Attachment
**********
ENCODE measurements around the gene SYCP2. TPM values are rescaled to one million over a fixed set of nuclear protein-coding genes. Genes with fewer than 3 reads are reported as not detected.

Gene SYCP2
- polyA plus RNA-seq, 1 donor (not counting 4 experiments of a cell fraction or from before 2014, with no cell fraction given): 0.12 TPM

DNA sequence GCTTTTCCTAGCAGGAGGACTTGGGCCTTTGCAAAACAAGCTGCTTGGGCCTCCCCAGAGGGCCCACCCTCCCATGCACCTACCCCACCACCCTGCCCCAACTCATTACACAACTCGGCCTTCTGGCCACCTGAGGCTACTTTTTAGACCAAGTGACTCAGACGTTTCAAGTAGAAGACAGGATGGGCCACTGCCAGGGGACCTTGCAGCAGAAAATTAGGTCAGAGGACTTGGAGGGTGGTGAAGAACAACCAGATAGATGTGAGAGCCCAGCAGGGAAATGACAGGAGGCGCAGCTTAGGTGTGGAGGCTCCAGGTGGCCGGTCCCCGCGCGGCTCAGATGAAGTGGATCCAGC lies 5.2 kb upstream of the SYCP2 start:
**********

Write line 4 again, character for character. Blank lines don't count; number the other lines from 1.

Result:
DNA sequence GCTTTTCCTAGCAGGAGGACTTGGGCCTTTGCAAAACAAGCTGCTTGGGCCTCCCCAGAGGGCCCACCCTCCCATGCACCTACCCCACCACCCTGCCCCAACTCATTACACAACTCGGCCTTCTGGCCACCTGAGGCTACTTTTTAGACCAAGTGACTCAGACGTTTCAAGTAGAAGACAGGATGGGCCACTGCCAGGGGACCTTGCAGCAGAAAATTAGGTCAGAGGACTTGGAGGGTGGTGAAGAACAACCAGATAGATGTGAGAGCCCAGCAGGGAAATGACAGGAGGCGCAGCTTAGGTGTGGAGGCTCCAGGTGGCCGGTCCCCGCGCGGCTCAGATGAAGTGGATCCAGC lies 5.2 kb upstream of the SYCP2 start: